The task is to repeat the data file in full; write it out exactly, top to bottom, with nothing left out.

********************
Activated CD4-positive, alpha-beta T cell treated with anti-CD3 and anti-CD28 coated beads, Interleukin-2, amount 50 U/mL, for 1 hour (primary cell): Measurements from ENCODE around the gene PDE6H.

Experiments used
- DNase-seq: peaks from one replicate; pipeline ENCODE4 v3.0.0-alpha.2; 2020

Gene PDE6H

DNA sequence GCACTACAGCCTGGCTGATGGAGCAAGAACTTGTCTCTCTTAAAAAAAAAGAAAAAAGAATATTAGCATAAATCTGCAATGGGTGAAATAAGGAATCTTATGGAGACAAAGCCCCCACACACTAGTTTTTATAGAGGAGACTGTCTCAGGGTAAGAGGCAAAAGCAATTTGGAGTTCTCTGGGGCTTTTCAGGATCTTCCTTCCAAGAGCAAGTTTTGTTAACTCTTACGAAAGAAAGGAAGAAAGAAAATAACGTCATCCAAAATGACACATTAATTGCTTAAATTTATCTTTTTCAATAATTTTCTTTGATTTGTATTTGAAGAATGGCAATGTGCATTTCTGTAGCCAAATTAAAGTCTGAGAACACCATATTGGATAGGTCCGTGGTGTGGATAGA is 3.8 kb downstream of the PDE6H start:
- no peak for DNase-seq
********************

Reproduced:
Activated CD4-positive, alpha-beta T cell treated with anti-CD3 and anti-CD28 coated beads, Interleukin-2, amount 50 U/mL, for 1 hour (primary cell): Measurements from ENCODE around the gene PDE6H.

Experiments used
- DNase-seq: peaks from one replicate; pipeline ENCODE4 v3.0.0-alpha.2; 2020

Gene PDE6H

DNA sequence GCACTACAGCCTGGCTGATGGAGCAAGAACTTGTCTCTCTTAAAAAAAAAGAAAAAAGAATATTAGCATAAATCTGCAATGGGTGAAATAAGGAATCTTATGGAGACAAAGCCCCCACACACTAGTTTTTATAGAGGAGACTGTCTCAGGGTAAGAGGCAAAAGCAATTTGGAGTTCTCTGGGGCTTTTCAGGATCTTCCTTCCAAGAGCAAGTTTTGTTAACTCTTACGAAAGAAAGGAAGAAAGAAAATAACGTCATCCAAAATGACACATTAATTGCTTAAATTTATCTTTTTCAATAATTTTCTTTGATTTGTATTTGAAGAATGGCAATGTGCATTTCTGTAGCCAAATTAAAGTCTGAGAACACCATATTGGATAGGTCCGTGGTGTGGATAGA is 3.8 kb downstream of the PDE6H start:
- no peak for DNase-seq